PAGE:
My reasonable doubt statement that is if others are/were seeing it often, and it's not just one person who had said that, that means on average people where seeing it more than once. So if I haven't seen it at all, it leaves doubt in my mind that it's sufficiently random. I could be wrong, but without more information it's all I have to go from.
Going on about "take them with a pinch of salt", and "reasonable doubt" is attacking the veracity of the results, based on nothing but your incorrect assumptions about statistics.

Just because you haven't been asked to participate, is NOT grounds for "reasonable doubt" in the survey.

You really should be applying more of that skepticism where it is really warranted. Like to WCCF Tech and similar rumor mongers, and in this case to companies hyping their own products. Now those are things which you need a pinch of salt and then some.
 

Meeho

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That’s not how randomness works. Each year you have an x (amount of surveys they send) out of y (total number of Stream accounts) chance. The y increases every single year, giving you less of a chance as time goes on. Just because you don’t get it one year does not mean your chances to get it go up the next.
It also means it should be highly improbable to be selected many times in a few years.

That isn't reasonable doubt. That is your mistaken assumptions about random sampling. People have assumptions about how random numbers distribute, and those assumptions are almost always wrong.

All kinds of apparently weird patterns can that can occur in random selection, at the individual sample level. I might be selected every year for 10 years in a row, while you are never selected during those same 10 years, and it could still be perfectly random.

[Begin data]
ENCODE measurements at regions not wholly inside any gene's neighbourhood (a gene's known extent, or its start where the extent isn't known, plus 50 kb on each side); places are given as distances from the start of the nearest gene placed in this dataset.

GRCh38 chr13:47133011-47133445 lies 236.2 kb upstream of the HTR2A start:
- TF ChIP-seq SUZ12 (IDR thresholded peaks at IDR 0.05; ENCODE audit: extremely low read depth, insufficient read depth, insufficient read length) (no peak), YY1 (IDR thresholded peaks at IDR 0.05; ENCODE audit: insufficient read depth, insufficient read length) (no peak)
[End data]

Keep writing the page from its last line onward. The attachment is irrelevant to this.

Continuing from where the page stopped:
It's the overall aggregate where the random sampled data smooths out, not on the individual samples.
In a perfectly random sampling you should have massively more chance of not being selected ever than being selected 10 times. The fact that many people reported to have been selected many times indicates, but doesn't prove, that Steam's survey isn't sufficiently random.

Considering that Steam will largely be sampling different sets of people month-to-month, and that the data is relatively consistent month-to-month, indicates that Steam has a sufficiently large and sufficiently random sample, that it is indeed representative of their user base.
The latter is just your assumption and the former would be true even with a biased selection.

People complaining about the techniques here, are usually just unhappy with the result and trying to attack the source.
There's nothing to complain about since the techniques are unknown.

The Steam Survey data is by far the most accurate data we have on what HW is actually in the hands of people who play games.
You have nothing to base that on. It is probably the largest data, but until it's transparent we know nothing about its accuracy.
 

Flogger23m

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GTX 1070 launch price = $379
RTX 2070 launch price = $499
Price difference = +31.66%

GTX 1080 launch price = $599
RTX 2080 launch price = $699
Price difference = +16.69%

GTX 1080 Ti launch price = $699
RTX 2080 Ti launch price = $999
Price difference = +42.92%
GTX 1070 was actually $350, but no cards were had at that price for a long time (closer to $380 as mentioned). RTX 2070 was $550.
 

GoodBoy

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Messages
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2080Ti was at least $1199 at launch.
Base model to base model, it is accurate. I bought a $769 (plus or minus $10 forget exactly) and the comparable 2080Ti was ~ $1299.

It's (lets round up even) about a 70% price increase when comparing the more expensive iterations of the cards. It's a lot no doubt, but it was not "double". Double = 100% increase.
 

ManofGod

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Ready4Dis

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Messages
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Going on about "take them with a pinch of salt", and "reasonable doubt" is attacking the veracity of the results, based on nothing but your incorrect assumptions about statistics.

Just because you haven't been asked to participate, is NOT grounds for "reasonable doubt" in the survey.

You really should be applying more of that skepticism where it is really warranted. Like to WCCF Tech and similar rumor mongers, and in this case to companies hyping their own products. Now those are things which you need a pinch of salt and then some.